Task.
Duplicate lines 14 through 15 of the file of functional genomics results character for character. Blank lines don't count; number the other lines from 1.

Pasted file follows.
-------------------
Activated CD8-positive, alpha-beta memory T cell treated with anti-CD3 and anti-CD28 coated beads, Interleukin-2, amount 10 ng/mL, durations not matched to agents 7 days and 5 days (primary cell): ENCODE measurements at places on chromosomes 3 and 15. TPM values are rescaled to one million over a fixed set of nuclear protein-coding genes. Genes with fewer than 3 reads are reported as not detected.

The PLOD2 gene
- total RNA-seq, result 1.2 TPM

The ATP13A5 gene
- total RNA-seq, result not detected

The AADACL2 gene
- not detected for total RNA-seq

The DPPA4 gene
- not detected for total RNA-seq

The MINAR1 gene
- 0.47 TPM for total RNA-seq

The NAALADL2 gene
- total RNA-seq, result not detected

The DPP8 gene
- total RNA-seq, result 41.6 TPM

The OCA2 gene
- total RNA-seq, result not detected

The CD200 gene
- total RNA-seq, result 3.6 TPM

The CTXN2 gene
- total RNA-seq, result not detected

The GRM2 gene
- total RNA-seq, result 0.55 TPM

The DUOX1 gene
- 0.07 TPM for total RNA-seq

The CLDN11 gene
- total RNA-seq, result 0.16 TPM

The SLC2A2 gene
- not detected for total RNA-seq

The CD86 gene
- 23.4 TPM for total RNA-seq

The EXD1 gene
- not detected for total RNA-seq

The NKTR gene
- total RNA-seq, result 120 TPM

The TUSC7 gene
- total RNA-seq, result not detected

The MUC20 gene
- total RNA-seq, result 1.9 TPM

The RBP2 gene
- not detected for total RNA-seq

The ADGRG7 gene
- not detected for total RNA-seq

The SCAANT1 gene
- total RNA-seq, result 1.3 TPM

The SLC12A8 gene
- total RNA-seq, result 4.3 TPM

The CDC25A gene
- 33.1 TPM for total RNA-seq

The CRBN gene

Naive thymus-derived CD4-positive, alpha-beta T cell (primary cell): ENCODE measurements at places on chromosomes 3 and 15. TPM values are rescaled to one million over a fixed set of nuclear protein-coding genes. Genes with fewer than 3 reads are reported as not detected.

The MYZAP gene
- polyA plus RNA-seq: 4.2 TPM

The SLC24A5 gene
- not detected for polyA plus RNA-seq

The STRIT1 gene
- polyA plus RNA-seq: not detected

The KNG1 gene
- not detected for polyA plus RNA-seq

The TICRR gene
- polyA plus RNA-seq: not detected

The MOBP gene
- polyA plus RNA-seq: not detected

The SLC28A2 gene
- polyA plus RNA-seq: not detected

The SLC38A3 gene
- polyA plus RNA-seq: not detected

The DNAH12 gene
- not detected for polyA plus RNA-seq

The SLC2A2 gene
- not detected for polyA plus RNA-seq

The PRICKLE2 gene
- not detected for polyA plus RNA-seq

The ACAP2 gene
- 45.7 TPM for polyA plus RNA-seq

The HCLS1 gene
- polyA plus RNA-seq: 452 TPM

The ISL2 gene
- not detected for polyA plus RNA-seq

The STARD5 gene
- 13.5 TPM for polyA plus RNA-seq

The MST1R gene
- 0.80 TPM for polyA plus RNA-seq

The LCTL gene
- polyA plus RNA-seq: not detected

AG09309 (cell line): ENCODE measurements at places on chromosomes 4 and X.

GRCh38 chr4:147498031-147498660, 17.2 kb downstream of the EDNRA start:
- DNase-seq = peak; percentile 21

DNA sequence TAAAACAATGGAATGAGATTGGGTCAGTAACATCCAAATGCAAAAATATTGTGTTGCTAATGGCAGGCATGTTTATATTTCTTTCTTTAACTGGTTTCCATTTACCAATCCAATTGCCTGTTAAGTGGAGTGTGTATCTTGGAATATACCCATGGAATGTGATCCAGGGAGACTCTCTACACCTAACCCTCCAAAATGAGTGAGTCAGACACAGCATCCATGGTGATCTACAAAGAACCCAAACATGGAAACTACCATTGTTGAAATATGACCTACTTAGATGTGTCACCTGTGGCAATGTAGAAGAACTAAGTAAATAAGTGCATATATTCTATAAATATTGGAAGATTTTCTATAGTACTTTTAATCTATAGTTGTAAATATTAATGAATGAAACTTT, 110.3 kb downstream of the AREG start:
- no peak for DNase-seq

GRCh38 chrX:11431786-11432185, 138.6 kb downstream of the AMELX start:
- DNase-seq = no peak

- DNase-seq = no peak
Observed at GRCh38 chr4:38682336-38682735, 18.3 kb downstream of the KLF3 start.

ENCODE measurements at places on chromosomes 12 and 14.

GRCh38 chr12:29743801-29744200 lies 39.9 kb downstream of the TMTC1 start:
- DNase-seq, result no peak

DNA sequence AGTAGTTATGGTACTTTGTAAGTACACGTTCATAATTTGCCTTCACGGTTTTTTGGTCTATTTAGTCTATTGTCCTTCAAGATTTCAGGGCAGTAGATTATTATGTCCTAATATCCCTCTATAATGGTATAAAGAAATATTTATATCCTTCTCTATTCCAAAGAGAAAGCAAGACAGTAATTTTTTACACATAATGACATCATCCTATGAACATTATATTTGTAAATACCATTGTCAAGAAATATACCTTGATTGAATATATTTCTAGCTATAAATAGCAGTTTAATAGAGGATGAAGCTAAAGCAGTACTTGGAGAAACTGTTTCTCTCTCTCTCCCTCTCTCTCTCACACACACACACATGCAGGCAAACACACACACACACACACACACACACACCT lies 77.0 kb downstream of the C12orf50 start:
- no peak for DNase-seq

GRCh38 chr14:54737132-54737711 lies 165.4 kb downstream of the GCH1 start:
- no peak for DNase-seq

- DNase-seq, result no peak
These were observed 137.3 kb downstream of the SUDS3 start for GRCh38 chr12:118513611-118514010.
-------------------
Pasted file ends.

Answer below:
The DPP8 gene
- total RNA-seq, result 41.6 TPM